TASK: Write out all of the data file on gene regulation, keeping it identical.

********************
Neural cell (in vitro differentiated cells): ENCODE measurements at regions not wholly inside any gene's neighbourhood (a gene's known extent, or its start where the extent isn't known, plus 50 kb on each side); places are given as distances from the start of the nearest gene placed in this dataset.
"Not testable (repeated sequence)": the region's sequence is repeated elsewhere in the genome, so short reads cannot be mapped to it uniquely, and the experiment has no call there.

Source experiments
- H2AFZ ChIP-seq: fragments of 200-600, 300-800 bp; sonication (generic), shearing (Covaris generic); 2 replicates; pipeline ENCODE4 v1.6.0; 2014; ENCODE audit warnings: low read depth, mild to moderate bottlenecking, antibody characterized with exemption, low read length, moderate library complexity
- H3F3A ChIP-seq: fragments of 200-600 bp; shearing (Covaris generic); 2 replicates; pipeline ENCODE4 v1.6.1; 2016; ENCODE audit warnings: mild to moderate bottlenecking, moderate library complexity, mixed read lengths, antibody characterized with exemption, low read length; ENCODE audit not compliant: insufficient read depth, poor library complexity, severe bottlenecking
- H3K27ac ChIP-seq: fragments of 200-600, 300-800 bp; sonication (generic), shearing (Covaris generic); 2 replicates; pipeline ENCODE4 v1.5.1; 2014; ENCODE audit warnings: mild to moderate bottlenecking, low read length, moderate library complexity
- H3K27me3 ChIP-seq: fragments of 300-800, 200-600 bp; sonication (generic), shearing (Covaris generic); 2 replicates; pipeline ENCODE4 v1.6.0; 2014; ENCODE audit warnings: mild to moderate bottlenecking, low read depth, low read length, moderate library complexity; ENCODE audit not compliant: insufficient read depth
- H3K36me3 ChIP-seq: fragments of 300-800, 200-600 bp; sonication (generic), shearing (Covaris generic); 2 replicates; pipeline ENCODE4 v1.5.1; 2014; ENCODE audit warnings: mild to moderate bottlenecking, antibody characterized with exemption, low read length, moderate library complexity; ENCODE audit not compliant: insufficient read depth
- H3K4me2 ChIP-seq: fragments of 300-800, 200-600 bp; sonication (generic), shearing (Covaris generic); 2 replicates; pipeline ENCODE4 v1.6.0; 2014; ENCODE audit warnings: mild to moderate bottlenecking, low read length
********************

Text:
Neural cell (in vitro differentiated cells): ENCODE measurements at regions not wholly inside any gene's neighbourhood (a gene's known extent, or its start where the extent isn't known, plus 50 kb on each side); places are given as distances from the start of the nearest gene placed in this dataset.
"Not testable (repeated sequence)": the region's sequence is repeated elsewhere in the genome, so short reads cannot be mapped to it uniquely, and the experiment has no call there.

Source experiments
- H2AFZ ChIP-seq: fragments of 200-600, 300-800 bp; sonication (generic), shearing (Covaris generic); 2 replicates; pipeline ENCODE4 v1.6.0; 2014; ENCODE audit warnings: low read depth, mild to moderate bottlenecking, antibody characterized with exemption, low read length, moderate library complexity
- H3F3A ChIP-seq: fragments of 200-600 bp; shearing (Covaris generic); 2 replicates; pipeline ENCODE4 v1.6.1; 2016; ENCODE audit warnings: mild to moderate bottlenecking, moderate library complexity, mixed read lengths, antibody characterized with exemption, low read length; ENCODE audit not compliant: insufficient read depth, poor library complexity, severe bottlenecking
- H3K27ac ChIP-seq: fragments of 200-600, 300-800 bp; sonication (generic), shearing (Covaris generic); 2 replicates; pipeline ENCODE4 v1.5.1; 2014; ENCODE audit warnings: mild to moderate bottlenecking, low read length, moderate library complexity
- H3K27me3 ChIP-seq: fragments of 300-800, 200-600 bp; sonication (generic), shearing (Covaris generic); 2 replicates; pipeline ENCODE4 v1.6.0; 2014; ENCODE audit warnings: mild to moderate bottlenecking, low read depth, low read length, moderate library complexity; ENCODE audit not compliant: insufficient read depth
- H3K36me3 ChIP-seq: fragments of 300-800, 200-600 bp; sonication (generic), shearing (Covaris generic); 2 replicates; pipeline ENCODE4 v1.5.1; 2014; ENCODE audit warnings: mild to moderate bottlenecking, antibody characterized with exemption, low read length, moderate library complexity; ENCODE audit not compliant: insufficient read depth
- H3K4me2 ChIP-seq: fragments of 300-800, 200-600 bp; sonication (generic), shearing (Covaris generic); 2 replicates; pipeline ENCODE4 v1.6.0; 2014; ENCODE audit warnings: mild to moderate bottlenecking, low read length